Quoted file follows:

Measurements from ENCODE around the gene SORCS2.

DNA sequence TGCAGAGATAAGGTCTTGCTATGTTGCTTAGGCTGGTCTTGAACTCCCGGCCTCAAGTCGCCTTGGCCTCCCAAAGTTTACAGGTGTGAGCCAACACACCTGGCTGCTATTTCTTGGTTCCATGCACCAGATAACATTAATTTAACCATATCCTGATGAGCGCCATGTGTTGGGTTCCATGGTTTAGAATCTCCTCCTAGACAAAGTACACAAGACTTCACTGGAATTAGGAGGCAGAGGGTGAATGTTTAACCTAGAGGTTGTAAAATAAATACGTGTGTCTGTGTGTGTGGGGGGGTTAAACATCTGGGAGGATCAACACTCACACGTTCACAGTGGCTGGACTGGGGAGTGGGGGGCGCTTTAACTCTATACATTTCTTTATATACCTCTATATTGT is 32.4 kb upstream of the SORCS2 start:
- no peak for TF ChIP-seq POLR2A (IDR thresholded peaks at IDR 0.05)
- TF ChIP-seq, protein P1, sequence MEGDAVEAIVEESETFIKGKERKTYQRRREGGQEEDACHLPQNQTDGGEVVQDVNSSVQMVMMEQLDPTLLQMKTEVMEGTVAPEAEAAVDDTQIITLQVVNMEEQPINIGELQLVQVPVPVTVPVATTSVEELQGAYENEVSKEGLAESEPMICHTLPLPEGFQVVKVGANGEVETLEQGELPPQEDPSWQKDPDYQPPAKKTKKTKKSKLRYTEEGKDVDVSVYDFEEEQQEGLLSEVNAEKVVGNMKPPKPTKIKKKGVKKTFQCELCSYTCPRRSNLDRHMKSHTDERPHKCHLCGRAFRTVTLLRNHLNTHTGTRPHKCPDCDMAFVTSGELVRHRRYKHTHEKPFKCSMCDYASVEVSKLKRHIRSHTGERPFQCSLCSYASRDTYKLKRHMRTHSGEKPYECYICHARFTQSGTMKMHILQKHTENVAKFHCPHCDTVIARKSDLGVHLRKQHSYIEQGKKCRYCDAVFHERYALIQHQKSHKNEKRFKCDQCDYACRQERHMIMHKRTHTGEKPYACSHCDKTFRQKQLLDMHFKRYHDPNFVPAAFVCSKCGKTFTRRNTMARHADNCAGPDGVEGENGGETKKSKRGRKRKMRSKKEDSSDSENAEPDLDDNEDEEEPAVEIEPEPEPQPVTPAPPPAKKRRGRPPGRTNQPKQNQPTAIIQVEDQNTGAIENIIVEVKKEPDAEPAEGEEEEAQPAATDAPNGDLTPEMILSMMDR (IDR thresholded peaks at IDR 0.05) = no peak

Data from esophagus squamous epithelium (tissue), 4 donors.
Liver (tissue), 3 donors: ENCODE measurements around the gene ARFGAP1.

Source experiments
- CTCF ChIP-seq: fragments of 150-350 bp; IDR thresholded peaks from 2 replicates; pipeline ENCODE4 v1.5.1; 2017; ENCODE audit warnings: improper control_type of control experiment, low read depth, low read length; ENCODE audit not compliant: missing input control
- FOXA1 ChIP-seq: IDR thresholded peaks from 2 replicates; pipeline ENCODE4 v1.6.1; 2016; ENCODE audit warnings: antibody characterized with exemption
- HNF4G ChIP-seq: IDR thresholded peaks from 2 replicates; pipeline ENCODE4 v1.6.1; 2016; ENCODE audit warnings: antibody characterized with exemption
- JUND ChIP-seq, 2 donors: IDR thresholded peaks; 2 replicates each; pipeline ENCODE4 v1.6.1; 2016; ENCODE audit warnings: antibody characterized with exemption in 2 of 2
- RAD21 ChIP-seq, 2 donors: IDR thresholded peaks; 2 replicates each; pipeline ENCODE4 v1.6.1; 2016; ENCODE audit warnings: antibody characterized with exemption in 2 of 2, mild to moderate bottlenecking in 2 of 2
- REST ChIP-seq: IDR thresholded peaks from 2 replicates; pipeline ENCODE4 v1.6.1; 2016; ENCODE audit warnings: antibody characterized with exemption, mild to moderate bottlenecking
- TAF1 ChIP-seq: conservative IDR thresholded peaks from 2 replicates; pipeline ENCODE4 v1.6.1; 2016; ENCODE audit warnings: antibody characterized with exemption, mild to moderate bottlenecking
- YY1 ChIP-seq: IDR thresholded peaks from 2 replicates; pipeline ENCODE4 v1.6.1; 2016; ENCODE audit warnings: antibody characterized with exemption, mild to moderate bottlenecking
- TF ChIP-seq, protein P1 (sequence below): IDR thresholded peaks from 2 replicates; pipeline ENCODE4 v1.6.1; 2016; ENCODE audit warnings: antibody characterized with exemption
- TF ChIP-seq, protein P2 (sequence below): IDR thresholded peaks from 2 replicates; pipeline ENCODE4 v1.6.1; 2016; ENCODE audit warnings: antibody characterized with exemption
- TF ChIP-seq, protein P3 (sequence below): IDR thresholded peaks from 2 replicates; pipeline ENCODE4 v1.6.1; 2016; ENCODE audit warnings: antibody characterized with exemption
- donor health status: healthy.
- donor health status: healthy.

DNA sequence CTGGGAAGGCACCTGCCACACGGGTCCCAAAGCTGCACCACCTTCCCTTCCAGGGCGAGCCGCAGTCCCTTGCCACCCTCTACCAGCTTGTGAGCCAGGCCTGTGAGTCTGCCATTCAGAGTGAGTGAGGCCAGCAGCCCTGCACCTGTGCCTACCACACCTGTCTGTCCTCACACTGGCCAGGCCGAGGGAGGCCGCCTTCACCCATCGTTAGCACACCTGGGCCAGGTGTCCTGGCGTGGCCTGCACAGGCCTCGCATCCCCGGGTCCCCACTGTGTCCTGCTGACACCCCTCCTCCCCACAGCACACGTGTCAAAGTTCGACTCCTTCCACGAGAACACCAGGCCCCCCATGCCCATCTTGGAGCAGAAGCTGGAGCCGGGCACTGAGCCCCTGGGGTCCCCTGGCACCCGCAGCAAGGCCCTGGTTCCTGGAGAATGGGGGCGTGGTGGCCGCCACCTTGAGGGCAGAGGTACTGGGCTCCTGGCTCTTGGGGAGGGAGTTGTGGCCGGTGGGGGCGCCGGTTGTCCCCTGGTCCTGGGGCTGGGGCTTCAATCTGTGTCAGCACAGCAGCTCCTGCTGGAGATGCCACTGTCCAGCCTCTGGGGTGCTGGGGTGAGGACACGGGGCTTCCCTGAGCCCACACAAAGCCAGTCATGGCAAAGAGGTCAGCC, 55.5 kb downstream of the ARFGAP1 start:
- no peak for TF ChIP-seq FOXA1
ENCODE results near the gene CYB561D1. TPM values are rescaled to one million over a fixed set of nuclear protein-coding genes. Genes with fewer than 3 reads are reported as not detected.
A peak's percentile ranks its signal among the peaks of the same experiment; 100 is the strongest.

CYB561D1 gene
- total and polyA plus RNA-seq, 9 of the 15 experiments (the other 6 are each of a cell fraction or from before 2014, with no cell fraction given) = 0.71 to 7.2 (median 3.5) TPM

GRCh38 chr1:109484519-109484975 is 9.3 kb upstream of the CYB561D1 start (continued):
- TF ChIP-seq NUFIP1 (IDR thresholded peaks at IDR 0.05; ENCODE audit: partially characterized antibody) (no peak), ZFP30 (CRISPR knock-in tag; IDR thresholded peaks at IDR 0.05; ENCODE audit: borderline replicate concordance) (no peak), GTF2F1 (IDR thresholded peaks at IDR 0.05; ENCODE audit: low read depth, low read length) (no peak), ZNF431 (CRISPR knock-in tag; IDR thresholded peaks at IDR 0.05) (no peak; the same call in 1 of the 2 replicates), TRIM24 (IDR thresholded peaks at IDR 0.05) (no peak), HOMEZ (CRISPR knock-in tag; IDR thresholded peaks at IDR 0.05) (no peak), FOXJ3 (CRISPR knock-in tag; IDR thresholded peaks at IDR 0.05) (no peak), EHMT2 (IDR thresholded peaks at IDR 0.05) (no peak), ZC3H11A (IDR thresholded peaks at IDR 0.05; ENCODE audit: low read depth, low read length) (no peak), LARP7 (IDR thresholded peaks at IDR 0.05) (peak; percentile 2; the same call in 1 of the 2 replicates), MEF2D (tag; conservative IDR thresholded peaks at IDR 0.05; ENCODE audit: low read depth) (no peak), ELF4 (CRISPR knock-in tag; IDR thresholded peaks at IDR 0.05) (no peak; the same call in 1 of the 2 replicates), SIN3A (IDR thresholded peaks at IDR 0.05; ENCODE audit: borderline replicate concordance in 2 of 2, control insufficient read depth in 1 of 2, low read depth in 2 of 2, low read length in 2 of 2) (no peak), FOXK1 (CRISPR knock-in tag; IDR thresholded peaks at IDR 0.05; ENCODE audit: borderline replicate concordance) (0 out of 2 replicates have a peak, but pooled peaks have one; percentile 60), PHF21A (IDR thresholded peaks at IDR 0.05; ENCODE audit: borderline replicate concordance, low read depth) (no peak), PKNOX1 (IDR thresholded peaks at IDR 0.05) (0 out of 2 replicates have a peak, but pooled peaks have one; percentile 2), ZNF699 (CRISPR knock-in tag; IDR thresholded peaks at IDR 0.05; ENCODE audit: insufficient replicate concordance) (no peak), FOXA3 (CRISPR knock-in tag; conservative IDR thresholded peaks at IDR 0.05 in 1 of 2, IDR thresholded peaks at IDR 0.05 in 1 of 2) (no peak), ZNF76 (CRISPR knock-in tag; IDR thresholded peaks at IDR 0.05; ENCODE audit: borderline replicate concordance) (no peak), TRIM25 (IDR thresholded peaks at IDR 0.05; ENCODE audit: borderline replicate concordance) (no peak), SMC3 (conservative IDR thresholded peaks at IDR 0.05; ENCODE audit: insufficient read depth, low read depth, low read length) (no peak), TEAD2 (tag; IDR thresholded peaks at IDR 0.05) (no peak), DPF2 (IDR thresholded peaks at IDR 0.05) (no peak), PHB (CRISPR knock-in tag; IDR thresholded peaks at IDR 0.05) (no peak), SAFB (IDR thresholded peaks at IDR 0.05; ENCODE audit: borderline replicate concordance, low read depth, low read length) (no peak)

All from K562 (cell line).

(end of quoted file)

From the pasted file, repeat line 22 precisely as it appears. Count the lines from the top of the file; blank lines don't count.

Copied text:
- no peak for TF ChIP-seq FOXA1